Synopsis (from amazon)
It began for our narrator forty years ago when the family lodger stole their car and committed suicide in it, stirring up ancient powers best left undisturbed. Dark creatures from beyond the world are on the loose, and it will take everything our narrator has just to stay alive: there is primal horror here, and menace unleashed – within his family and from the forces that have gathered to destroy it.
His only defense is three women, on a farm at the end of the lane. The youngest of them claims that her duckpond is an ocean. The oldest can remember the Big Bang.
Neil Gaiman started off writing ‘The Ocean at the End of the Lane’ as a short story for his wife when they were apart, but it just kept growing. You can sort of tell that he was thinking about her at the time. The narrator keeps speaking about stories or books as a comfort and an escapism, I can see that as being what Gaiman intended this story to be for his wife. I put a few of the most interesting quotes on my tumblr, but I think this one sums it up the best:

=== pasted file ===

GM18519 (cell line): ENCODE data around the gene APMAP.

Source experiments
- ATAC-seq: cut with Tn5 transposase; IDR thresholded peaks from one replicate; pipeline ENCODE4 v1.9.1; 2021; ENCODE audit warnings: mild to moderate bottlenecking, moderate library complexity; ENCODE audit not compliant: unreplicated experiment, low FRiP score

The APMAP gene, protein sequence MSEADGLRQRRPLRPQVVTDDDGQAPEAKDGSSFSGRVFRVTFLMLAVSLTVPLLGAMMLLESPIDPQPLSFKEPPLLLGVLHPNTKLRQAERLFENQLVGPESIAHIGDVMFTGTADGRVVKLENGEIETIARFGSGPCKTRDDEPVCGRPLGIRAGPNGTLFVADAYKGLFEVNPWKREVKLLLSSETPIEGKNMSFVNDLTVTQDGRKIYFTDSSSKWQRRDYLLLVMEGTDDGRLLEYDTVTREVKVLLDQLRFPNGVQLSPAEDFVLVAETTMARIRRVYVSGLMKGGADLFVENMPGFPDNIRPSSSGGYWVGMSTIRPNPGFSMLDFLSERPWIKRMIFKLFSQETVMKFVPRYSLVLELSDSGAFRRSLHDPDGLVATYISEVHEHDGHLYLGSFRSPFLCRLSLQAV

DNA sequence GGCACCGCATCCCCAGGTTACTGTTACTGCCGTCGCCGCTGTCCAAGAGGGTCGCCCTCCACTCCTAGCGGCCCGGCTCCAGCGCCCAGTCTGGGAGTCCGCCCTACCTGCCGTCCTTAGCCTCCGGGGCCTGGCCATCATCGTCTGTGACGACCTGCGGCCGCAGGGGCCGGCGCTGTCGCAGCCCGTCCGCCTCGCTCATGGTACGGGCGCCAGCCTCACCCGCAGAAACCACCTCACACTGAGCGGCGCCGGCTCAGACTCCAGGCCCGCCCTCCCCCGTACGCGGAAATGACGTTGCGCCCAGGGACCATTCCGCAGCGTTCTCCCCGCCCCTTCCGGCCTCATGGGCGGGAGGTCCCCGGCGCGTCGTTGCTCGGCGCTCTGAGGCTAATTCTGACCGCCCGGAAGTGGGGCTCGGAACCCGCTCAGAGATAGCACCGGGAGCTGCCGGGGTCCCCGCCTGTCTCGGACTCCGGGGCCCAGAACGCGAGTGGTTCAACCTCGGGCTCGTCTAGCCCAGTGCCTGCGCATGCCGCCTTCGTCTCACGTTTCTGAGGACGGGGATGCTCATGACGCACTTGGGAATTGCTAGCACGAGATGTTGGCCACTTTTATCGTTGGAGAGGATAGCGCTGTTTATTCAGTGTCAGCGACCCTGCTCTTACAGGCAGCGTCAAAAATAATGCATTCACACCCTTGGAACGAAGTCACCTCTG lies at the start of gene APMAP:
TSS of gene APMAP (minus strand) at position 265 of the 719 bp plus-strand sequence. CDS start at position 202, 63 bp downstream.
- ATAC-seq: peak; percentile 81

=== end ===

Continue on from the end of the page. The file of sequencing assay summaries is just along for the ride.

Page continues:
“I went away in my head, into a book. That was where I went whenever real life was too hard or too inflexible “
In a way it is more ‘adult’ than the other books I’ve read by Gaiman. I think it’s because it’s narrated by the main character as he looks back. It’s more introspective and that gives us the sort of insight that a present narrator wouldn’t give. Looking bak he could see things which he might not see at the time.
It still had the normal Gaiman fantasy and action-y bits which stopped it being too thoughtful, but actually I preferred the times when the narrator was just thinking. The thoughtful times I suppose.
There’s some interesting messages in it too about an adult’s relationship with his own childhood. About how looking back can be a comfort, and about how we never really loose that childhood part of ourselves, it’s just often hidden by life.
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